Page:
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The Disappearing Package: From Dissolving Wrappers to Products That Package Themselves

What if packaging wasn't just reduced, but disappeared completely?

Even though sustainable design often aims to make things last longer (cell phones, we're looking at you), the ultimate goal is just to make something last as long as it's needed. In the case of packaging, that's not very long. After a package gets whatever you're buying safely to your home, it's usually not useful anymore, and so 70 million tons of packaging waste ends up in U.S. landfills every year.


What if packaging disappeared after you no longer needed it, or didn't exist at all? That's the inspiration behind package designer Aaron Mickelson's grad thesis project. A lot of designers look at reducing packaging waste, but Mickelson wondered if he could start to eliminate it completely.

In his design, a bar of soap comes in a nontoxic package that can go in the shower; when it gets wet, the package dissolves, and you're left holding only the soap. The paper wrapping can be printed and embossed just like a regular box, but the design is a little different—Mickelson wanted to make sure that people wouldn't absentmindedly tear the package open and throw it out, so he intentionally made it hard to tear.

A design for trash bag packaging brilliantly prints the brand and marketing information on the last bag in a roll, so there's no box at all. The roll of bags doubles as a dispenser.

For a set of food storage containers, Mickelson printed marketing info directly on each one, again eliminating a box or labels. The ink is designed to completely wash off in soapy water.

A group of individual tea packets was designed to hold together in the shape of an accordion, eliminating an outside box and giving the tea company a new place to tell their story in the form of a little book.

Last, for a group of laundry pods (which are already designed with a water-soluble coating), Mickelson designed a package that stitches the individual pods together. Again, no box. When you do your laundry, you just tear off a pod.

All of these ideas are conceptual, and would present some challenges for manufacturers to figure out, but Mickelson points out that they're all well within reach; the technology exists to start creatively eliminating packaging right now.

Go here to ask companies to consider using one of these sustainable design techniques to eliminate waste.

Images courtesy of Aaron Mickelson

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Bans on plastic bags and straws can only go so far. Using disposable products, like grabbing a plastic fork when you're on the go, can be incredibly convenient. But these items also contribute to our growing plastic problem.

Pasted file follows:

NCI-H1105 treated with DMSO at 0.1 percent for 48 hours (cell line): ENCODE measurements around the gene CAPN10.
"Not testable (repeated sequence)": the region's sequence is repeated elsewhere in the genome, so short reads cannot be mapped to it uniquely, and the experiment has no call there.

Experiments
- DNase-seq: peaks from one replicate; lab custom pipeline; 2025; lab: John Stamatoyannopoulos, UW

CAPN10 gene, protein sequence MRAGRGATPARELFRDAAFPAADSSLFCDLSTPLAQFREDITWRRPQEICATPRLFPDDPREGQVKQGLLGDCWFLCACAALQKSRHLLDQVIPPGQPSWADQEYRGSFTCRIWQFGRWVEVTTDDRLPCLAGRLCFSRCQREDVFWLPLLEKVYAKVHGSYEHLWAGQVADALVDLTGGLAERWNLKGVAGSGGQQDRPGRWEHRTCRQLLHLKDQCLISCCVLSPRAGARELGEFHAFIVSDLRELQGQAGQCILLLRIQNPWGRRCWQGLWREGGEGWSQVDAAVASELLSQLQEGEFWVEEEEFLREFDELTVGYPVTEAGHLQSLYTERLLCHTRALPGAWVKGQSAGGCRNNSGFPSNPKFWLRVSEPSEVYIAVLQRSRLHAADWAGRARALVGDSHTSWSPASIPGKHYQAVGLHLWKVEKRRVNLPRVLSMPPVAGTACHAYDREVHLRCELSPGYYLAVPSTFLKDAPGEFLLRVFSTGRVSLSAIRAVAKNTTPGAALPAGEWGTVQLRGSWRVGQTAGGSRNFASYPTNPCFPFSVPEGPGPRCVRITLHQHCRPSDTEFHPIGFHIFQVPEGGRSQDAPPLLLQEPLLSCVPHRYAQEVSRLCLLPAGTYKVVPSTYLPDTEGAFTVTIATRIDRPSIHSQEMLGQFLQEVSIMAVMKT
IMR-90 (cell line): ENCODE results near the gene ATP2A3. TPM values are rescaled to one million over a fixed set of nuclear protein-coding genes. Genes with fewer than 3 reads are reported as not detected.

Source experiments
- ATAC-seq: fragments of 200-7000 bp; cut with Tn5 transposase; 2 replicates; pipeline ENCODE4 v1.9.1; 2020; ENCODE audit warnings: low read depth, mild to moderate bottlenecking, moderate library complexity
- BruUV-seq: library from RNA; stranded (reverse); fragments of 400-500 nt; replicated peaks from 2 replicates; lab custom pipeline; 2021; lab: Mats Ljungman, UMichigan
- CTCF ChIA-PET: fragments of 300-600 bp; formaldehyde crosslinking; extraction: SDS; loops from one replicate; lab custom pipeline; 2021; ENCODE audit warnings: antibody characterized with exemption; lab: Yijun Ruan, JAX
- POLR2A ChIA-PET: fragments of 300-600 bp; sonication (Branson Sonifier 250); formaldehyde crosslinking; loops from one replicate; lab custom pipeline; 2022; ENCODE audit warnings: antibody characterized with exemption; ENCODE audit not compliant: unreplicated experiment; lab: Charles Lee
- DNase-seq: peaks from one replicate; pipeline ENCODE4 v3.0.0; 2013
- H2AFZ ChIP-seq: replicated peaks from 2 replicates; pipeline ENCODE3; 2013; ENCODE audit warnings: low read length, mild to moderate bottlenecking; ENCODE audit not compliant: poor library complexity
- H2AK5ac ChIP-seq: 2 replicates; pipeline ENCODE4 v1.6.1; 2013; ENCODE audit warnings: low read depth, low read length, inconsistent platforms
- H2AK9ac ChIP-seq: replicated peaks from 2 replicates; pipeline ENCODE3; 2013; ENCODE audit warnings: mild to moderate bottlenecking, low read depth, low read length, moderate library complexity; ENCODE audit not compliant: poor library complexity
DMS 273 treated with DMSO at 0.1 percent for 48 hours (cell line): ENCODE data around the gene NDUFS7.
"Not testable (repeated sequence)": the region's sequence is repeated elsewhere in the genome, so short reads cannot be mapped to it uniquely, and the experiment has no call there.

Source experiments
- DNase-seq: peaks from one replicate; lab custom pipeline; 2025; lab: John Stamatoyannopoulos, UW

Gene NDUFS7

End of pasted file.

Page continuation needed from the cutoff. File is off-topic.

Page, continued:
Fortunately, you can cut down on the amount of waste you produce by cutting down on disposable products. And even more fortunately, there are sustainable (and cute) replacements that won't damage the environment.

Coconut bowls


Cocostation

Who says sustainable can't also be stylish? These cute coconut bowls were handmade using reclaimed coconuts, making each piece one of a kind. Not only are they organic and biodegradable, but they're also durable, in case your dinner parties tend to get out of hand. The matching ebony wood spoons were polished with the same coconut oil as the bowls.

Cocostation Set of 2 Vietnamese Coconut Bowls and Spoons, $14.99; at Amazon

Solar powered phone charger

Dizaul

Why spend time looking around for an outlet when you can just harness the power of the sun? This solar powered phone charger will make sure your phone never dies as long as you can bask in the sun's rays. As an added bonus, this charger was made using eco-friendly silicone rubber. It's win-win all around.

Dizaul Solar Charger, 5000mAh Portable Solar Power Bank, $19.95; at Amazon, $19.95; at Amazon

Herb garden kit

Planter Pro

Put some green in your life with this herb planter. The kit comes with everything you need to get a garden growing, including a moisture meter that helps you determine if your herbs are getting the right amount of food to flourish. All the seeds included are certified to be non-GMO and non-hybrids, meaning you can have fresh, organic herbs right at your fingertips.

Planter Pro's Herb Garden Cedar Planter, $39.00; at Amazonedar Planter, $39.00; at Amazon

Reusable Keurig cups

K & J

Keurig cups are convenient, but they also create a ton of plastic waste. These Keurig-compatible plastic cups are an easy way to cut down on the amount of trash you create without cutting down on your caffeine. Additionally, you won't have to keep on buying K Cups, which means you'll be saving money and the environment.

K&J Reusable Filter Cups, $8.95 for a set of 4,; at Amazon

Low-flow shower head

Speakman

Low-flow water fixtures can cut down your water consumption, which saves you money while also saving one of the Earth's resources. This shower head was designed with a lighter flow in mind, which means you'll be able to cut down on water usage without feeling like you're cutting down on your shower.

Speakman Low Flow Shower Head, $14.58; at Amazon

Bamboo safety razor

Zomchi

Instead of throwing away a disposable razor every time you shave, invest in an eco-friendly, reusable one. This unisex shaver isn't just sustainable, it's also sharp-looking, which means it would make a great gift for the holidays.

Zomchi Safety Razor, $16.99; at Amazon

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